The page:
U.S. natgas futures edge higher amid still cold weather

Wed Apr 24, 2013 9:39am EDT
 
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* Front month remains below last week's 21-month chart high
    * Normal or below-normal temperatures back in forecasts
    * Nuclear power plant outages slip below average
    * Coming Up: EIA natgas storage data Thursday

    By Eileen Houlihan
    NEW YORK, April 24 (Reuters) - U.S. natural gas futures
edged higher early on Wednesday, lifted by expectations that
lingering cold weather in parts of the nation would continue to
curb storage injections, further tightening the supply picture.
    "Natural gas may continue to get support from more cold
weather," said Price Futures Group analyst Phil Flynn, noting
gas continued to be the best performing commodity of the year.
    Lingering cold in consuming regions, spring power plant
outages and a tightening supply picture helped lift nearby gas
futures to their highest level in nearly 21 months last week.
    Futures are up about 36 percent since mid-February, after
cold and lingering winter weather put a huge dent in
inventories.
    As of 9:26 a.m. EDT (1326 GMT), front-month May natural gas
futures on the New York Mercantile Exchange were at
$4.269 per million British thermal units, up 3.1 cents, or under
1 percent.
    The contract rose to $4.429 last week, the highest level for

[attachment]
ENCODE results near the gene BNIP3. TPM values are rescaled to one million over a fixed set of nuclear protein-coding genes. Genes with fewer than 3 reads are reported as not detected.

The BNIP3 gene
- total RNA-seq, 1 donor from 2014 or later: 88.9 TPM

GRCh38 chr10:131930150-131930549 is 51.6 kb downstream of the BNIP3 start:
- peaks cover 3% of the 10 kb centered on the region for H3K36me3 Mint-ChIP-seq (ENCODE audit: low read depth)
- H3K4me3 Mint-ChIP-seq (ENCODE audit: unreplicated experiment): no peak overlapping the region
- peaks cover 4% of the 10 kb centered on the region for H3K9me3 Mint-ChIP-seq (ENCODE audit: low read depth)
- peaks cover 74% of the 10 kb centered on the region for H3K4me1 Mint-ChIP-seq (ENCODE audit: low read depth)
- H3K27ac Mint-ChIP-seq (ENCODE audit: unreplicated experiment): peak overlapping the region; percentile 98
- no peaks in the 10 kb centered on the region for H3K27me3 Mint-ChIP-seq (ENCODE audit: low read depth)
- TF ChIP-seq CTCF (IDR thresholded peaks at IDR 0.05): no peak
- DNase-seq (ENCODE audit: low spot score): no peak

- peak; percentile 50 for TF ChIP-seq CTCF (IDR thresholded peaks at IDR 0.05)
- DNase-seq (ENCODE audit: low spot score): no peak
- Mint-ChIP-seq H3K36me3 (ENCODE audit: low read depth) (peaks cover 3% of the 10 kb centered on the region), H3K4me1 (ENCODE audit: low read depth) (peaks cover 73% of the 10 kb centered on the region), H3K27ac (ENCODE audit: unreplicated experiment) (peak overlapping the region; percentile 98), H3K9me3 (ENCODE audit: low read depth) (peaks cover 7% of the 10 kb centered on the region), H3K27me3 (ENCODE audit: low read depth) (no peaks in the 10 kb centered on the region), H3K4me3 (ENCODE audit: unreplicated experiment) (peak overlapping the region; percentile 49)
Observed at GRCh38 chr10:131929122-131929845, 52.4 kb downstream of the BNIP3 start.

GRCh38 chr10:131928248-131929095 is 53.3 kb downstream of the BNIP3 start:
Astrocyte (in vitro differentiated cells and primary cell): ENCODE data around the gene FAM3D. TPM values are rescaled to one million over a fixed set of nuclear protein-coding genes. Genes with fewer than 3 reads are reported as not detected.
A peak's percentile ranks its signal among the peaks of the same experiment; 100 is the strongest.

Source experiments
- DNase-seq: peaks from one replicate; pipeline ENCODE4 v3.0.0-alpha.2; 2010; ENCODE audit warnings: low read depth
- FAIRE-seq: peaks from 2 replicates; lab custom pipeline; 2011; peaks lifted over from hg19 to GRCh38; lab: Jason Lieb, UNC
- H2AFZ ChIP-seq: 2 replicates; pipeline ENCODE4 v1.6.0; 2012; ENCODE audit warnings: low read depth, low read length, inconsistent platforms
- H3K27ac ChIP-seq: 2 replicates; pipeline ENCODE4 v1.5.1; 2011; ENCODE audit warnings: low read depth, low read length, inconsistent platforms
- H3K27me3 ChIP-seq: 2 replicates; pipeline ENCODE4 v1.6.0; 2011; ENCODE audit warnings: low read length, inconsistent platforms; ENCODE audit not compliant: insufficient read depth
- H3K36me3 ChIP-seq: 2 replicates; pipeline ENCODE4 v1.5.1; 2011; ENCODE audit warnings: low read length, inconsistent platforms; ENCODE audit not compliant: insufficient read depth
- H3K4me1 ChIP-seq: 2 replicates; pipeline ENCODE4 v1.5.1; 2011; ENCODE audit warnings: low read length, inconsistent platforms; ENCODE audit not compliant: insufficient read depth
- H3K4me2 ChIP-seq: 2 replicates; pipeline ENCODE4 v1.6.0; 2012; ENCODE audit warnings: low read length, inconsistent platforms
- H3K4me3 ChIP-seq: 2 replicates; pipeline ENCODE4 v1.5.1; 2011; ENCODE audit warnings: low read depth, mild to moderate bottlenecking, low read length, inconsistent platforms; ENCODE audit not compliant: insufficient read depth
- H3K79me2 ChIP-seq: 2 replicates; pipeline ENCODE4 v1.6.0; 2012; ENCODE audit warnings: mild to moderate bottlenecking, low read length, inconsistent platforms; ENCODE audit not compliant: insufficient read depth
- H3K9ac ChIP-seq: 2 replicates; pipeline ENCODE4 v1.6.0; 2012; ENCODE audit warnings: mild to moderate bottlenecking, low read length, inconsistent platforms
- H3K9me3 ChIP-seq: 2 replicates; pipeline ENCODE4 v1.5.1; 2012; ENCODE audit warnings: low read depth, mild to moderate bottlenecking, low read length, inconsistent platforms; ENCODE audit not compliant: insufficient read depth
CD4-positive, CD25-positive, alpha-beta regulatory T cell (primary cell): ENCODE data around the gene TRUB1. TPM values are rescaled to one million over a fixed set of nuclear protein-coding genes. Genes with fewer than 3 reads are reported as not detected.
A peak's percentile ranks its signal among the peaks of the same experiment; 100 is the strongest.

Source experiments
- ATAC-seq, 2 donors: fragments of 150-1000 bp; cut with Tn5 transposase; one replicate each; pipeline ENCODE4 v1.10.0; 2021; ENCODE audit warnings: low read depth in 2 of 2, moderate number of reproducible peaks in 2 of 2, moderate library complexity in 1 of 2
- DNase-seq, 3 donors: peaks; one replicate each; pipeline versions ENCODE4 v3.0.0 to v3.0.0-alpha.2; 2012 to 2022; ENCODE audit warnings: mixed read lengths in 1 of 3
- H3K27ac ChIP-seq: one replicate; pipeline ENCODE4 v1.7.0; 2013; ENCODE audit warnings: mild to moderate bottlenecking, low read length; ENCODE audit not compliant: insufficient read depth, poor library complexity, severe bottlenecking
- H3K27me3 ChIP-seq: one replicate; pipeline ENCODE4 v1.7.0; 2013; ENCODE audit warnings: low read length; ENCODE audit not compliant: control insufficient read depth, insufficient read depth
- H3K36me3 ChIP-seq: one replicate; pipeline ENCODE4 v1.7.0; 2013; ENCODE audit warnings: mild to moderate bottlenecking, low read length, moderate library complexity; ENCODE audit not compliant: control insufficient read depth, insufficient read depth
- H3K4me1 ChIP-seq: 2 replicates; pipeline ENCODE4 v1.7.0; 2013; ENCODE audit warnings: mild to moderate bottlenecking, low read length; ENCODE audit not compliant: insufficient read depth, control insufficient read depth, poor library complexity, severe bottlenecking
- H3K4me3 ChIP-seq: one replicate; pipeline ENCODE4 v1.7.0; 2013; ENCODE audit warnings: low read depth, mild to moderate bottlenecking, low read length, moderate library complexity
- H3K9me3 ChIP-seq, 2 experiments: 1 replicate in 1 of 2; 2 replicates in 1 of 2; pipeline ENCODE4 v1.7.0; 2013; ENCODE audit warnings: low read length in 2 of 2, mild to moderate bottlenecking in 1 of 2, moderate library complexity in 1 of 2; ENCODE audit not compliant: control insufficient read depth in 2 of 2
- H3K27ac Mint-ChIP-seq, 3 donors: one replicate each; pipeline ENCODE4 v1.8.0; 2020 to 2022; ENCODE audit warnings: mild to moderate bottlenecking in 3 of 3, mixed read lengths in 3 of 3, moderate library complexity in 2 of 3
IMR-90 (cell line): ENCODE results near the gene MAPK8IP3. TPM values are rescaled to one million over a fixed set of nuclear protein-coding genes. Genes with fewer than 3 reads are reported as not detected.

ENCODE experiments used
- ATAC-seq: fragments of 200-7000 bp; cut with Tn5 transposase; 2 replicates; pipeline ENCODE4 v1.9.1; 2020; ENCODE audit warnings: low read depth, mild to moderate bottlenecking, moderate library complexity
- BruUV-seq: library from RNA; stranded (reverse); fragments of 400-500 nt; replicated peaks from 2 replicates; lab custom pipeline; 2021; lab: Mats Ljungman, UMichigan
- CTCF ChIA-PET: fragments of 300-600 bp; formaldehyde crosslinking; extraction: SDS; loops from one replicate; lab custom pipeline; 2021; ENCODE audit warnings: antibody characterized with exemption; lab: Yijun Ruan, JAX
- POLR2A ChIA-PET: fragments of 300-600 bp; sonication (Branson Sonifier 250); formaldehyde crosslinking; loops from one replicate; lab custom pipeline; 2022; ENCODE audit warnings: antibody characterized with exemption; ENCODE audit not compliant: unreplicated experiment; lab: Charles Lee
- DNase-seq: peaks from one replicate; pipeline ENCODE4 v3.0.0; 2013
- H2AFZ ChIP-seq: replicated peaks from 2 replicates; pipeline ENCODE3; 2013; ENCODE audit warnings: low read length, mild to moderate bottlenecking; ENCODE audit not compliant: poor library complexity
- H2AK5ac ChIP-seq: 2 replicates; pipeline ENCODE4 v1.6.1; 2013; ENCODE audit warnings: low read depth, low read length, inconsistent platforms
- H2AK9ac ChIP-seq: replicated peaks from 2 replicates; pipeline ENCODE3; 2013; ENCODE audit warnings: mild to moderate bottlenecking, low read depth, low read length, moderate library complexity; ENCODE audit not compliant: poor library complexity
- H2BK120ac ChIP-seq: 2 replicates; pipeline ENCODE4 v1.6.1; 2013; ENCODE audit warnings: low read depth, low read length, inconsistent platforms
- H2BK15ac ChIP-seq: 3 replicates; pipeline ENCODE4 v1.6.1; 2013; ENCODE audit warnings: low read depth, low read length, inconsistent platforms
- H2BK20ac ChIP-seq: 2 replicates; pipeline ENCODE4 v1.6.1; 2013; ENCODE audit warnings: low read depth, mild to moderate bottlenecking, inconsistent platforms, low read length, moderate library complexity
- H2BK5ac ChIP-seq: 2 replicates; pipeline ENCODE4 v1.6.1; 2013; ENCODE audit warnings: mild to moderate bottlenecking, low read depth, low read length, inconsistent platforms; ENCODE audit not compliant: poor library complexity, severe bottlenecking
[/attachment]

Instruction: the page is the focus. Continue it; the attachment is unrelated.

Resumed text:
a nearby contact since late July 2011.
    The latest National Weather Service six to 10-day forecast
issued on Tuesday called for above-normal temperatures in a
large portion of the Southwest and a small portion of New
England, with normal or below-normal readings in Florida, Texas,
the Northwest and across the mid-Continent.
    Nuclear outages totaled 23,600 megawatts, or 23 percent of
U.S. capacity, down from 24,400 MW out on Tuesday, 25,100 MW out
a year ago and a five-year average outage rate of 23,700 MW.
 
    
    INJECTION SEASON OFF TO SLOW START
    Last week's gas storage report from the U.S. Energy
Information Administration showed domestic inventories rose in
the prior week by 31 billion cubic feet, below Reuters poll
estimates for a 34 bcf build and the five-year average gain of
39 bcf for that week. 
    Stocks, at 1.704 trillion cubic feet, are nearly 32 percent
below last year and more than 4 percent below the five-year
average.

    Inventories started the heating season at record highs, but
three weeks ago slid below the five-year norm for the first time
since September 2011.
    Early injection estimates for Thursday's EIA report range
from 19 bcf to 48 bcf, versus a 43-bcf build during the same
week last year and a five-year average rise for that week of 50
bcf.
    Baker Hughes drilling rig data last week showed the
gas-directed rig count rose two to 379, after hitting a 14-year
low of 375 three weeks ago.